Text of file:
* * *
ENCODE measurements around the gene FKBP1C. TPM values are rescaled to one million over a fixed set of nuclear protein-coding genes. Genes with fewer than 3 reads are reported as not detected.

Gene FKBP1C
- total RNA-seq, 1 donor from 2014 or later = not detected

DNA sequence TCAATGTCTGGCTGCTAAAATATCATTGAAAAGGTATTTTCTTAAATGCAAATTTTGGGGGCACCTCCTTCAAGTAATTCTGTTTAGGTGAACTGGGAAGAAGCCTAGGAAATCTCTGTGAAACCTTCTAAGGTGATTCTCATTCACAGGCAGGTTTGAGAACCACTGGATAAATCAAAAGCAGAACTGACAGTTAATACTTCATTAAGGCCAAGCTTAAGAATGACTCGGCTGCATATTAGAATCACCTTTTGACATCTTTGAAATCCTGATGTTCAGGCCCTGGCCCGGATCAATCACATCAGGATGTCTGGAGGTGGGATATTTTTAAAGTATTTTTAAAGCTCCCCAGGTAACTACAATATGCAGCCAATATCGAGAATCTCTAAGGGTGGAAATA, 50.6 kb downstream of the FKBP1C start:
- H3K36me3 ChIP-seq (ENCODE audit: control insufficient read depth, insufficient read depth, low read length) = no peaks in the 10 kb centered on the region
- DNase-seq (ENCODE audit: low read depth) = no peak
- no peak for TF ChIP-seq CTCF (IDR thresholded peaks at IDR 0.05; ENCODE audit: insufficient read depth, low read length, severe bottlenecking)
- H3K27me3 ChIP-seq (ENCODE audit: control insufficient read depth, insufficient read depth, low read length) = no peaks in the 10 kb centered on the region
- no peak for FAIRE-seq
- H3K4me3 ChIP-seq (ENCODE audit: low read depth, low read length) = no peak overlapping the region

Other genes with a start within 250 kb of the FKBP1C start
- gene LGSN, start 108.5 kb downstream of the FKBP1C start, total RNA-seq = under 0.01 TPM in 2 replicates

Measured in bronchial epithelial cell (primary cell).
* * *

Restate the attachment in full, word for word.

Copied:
ENCODE measurements around the gene FKBP1C. TPM values are rescaled to one million over a fixed set of nuclear protein-coding genes. Genes with fewer than 3 reads are reported as not detected.

Gene FKBP1C
- total RNA-seq, 1 donor from 2014 or later = not detected

DNA sequence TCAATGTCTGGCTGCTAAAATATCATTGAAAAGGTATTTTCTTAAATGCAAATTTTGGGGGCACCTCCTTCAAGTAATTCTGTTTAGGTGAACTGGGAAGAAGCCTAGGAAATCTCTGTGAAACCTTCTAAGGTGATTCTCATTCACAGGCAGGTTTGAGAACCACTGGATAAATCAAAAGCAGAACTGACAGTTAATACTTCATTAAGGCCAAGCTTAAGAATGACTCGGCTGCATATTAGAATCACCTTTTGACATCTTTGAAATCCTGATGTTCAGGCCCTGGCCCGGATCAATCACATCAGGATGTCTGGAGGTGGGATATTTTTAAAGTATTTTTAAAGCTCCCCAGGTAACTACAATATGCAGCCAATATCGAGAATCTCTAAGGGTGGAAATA, 50.6 kb downstream of the FKBP1C start:
- H3K36me3 ChIP-seq (ENCODE audit: control insufficient read depth, insufficient read depth, low read length) = no peaks in the 10 kb centered on the region
- DNase-seq (ENCODE audit: low read depth) = no peak
- no peak for TF ChIP-seq CTCF (IDR thresholded peaks at IDR 0.05; ENCODE audit: insufficient read depth, low read length, severe bottlenecking)
- H3K27me3 ChIP-seq (ENCODE audit: control insufficient read depth, insufficient read depth, low read length) = no peaks in the 10 kb centered on the region
- no peak for FAIRE-seq
- H3K4me3 ChIP-seq (ENCODE audit: low read depth, low read length) = no peak overlapping the region

Other genes with a start within 250 kb of the FKBP1C start
- gene LGSN, start 108.5 kb downstream of the FKBP1C start, total RNA-seq = under 0.01 TPM in 2 replicates

Measured in bronchial epithelial cell (primary cell).